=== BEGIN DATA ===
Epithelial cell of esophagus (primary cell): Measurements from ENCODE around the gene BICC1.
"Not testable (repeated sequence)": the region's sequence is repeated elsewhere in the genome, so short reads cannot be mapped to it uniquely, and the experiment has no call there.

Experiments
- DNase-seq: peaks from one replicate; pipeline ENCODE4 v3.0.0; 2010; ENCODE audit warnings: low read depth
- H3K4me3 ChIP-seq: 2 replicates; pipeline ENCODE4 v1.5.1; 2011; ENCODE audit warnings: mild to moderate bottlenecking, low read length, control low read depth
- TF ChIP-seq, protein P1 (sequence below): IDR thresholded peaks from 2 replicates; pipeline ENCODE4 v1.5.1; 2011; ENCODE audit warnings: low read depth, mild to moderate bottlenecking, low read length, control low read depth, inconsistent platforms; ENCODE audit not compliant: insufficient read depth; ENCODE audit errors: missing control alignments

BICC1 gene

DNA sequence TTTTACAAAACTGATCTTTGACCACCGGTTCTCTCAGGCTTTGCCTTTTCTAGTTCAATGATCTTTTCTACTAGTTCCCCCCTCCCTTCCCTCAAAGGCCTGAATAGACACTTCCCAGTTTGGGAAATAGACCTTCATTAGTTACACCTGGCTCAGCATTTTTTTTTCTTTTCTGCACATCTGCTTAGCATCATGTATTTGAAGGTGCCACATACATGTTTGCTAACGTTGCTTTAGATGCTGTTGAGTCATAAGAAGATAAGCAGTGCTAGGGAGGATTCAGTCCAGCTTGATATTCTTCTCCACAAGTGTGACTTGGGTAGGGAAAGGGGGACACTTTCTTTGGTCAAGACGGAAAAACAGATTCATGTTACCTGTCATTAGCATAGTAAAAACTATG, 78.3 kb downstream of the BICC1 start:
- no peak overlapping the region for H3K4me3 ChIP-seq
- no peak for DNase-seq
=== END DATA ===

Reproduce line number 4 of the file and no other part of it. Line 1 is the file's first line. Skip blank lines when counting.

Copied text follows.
- DNase-seq: peaks from one replicate; pipeline ENCODE4 v3.0.0; 2010; ENCODE audit warnings: low read depth